BERLIN — WikiLeaks has lost a major source of revenue after the online payment service provider PayPal cut off its account used to collect donations, saying the website is engaged in illegal activity.
The announcement also came as WikiLeaks is struggling to keep its website accessible after service providers such as Amazon dropped contracts, and governments and hackers continued to hound the organization.
The weekend move by PayPal came as WikiLeaks' release of hundreds of thousands of United States diplomatic cables brought commercial organizations on the Internet that have business ties with the organization under more scrutiny.
WikiLeaks also is under legal pressure in several countries, including the U.S., and a former colleague of founder Julian Assange has said he will launch of a competing platform.
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Donating money to WikiLeaks via PayPal was not possible anymore on Saturday, generating an error message saying: "This recipient is currently unable to receive money."
PayPal said in a blog post that cutting off WikiLeaks' account was prompted by a violation of the service provider's policy, "which states that our payment service cannot be used for any activities that encourage, promote, facilitate or instruct others to engage in illegal activity."
The short notice was dated Friday, and a spokeswoman for PayPal Germany declined on Saturday to elaborate and referred to the official blog posting.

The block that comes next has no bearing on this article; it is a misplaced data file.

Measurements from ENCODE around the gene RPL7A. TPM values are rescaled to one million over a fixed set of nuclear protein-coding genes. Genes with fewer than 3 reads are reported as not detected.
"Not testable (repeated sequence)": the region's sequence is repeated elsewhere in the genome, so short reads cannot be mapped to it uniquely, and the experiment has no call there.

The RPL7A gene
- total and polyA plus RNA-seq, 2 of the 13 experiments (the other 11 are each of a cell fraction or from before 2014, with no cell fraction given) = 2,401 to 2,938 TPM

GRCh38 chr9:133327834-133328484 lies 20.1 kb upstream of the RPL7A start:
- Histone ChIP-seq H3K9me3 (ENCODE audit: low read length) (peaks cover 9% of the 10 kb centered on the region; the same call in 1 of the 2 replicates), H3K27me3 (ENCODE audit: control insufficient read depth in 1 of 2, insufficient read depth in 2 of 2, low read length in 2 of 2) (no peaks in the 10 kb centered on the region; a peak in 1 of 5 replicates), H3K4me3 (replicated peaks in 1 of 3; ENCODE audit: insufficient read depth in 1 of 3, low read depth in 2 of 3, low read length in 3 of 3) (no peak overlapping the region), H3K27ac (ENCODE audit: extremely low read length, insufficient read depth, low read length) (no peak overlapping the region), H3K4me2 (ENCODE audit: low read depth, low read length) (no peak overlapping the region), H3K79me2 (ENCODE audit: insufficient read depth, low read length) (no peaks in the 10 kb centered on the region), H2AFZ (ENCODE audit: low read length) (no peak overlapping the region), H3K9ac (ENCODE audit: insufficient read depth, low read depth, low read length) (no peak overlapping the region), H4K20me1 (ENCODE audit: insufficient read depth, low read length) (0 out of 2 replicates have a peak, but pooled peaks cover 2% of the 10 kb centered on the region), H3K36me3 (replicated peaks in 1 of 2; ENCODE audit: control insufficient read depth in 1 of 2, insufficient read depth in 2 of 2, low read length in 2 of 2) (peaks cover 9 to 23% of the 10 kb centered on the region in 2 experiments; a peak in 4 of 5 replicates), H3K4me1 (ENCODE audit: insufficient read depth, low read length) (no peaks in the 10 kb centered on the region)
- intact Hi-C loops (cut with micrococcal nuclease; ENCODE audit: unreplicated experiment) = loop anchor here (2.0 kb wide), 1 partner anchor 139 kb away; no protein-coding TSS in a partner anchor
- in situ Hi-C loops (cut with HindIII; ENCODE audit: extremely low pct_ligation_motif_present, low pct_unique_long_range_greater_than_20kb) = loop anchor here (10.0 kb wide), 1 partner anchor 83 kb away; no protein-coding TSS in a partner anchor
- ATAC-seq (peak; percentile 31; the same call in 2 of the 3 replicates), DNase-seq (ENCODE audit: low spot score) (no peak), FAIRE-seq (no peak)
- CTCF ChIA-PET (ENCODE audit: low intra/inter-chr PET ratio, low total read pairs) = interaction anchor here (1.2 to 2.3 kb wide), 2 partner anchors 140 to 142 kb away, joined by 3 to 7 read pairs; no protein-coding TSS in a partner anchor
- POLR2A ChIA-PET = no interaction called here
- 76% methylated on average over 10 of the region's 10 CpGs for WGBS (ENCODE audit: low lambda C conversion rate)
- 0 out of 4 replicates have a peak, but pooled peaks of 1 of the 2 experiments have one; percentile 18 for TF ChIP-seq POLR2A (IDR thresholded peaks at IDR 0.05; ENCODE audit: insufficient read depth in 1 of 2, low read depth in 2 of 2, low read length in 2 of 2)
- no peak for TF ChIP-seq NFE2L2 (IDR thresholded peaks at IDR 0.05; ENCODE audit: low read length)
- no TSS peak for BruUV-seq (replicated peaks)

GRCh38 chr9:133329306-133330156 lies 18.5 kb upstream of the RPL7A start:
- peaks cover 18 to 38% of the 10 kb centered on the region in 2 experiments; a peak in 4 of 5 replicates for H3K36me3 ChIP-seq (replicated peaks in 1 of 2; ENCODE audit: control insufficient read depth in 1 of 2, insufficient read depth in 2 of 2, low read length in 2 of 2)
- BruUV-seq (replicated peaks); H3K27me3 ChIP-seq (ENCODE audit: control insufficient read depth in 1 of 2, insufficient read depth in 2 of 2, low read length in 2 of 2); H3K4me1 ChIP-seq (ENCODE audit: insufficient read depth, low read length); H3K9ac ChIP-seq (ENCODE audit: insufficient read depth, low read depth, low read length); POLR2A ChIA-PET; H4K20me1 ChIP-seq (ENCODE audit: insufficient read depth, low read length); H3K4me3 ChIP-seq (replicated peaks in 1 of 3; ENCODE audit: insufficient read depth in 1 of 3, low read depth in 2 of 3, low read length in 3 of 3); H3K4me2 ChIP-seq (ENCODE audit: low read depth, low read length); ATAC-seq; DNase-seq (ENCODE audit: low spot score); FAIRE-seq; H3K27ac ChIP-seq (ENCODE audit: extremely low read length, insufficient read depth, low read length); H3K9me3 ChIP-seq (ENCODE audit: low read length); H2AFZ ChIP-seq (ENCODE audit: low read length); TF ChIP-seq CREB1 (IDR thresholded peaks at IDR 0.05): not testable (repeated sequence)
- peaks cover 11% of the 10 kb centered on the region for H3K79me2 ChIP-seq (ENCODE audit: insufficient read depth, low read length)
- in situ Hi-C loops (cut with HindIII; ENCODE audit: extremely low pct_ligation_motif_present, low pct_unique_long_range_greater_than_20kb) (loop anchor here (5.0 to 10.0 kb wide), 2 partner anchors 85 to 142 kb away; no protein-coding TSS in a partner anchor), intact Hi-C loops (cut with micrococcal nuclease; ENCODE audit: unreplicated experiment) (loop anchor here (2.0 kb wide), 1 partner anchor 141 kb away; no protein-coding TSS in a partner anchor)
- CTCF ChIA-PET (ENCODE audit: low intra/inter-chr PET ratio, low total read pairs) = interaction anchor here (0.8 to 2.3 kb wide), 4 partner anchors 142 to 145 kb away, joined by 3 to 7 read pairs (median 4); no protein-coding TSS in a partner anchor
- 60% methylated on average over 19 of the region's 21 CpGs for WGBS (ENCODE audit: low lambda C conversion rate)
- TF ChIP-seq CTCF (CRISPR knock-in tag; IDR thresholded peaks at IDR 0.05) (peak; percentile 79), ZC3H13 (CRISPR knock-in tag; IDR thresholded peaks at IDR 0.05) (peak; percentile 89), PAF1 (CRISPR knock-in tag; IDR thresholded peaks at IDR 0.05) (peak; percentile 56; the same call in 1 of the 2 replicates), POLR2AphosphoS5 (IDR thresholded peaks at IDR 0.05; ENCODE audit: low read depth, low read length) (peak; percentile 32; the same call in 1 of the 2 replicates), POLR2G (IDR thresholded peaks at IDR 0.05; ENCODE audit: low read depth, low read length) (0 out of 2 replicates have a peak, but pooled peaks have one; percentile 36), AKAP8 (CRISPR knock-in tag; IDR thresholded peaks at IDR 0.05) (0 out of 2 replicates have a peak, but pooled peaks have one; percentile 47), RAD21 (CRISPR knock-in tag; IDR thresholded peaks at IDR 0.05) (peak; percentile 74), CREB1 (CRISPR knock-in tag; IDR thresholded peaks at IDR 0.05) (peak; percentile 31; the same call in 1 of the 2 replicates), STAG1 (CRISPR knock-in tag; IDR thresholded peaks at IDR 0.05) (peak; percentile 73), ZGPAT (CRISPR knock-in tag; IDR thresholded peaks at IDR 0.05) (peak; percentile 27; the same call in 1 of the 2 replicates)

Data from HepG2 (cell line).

WikiLeaks confirmed the latest trouble in its Twitter account, saying: "PayPal bans WikiLeaks after U.S. government pressure."
WikiLeaks has embarrassed Washington and foreign leaders by releasing a trove of brutally frank U.S. diplomatic cables.
PayPal, a subsidiary of U.S.-based online marketplace operator eBay Inc., offers online payment services that are one of several ways WikiLeaks collects donations — and until now was probably the most secure and convenient way to support the organization.
The other options listed on WikiLeaks' website are through mail to an Australian post office box, through bank transfers to accounts in Switzerland, Germany or Iceland, as well as through one "credit card processing partner" in Switzerland.
WikiLeaks has been brought down numerous times this past week by what appear to be denial-of-service attacks. In a typical such attack, remote computers commandeered by rogue programs bombard a website with so many data packets that it becomes overwhelmed and unavailable to visitors. Pinpointing the culprits is difficult. The attacks are relatively easy to mount and can be performed by amateurs.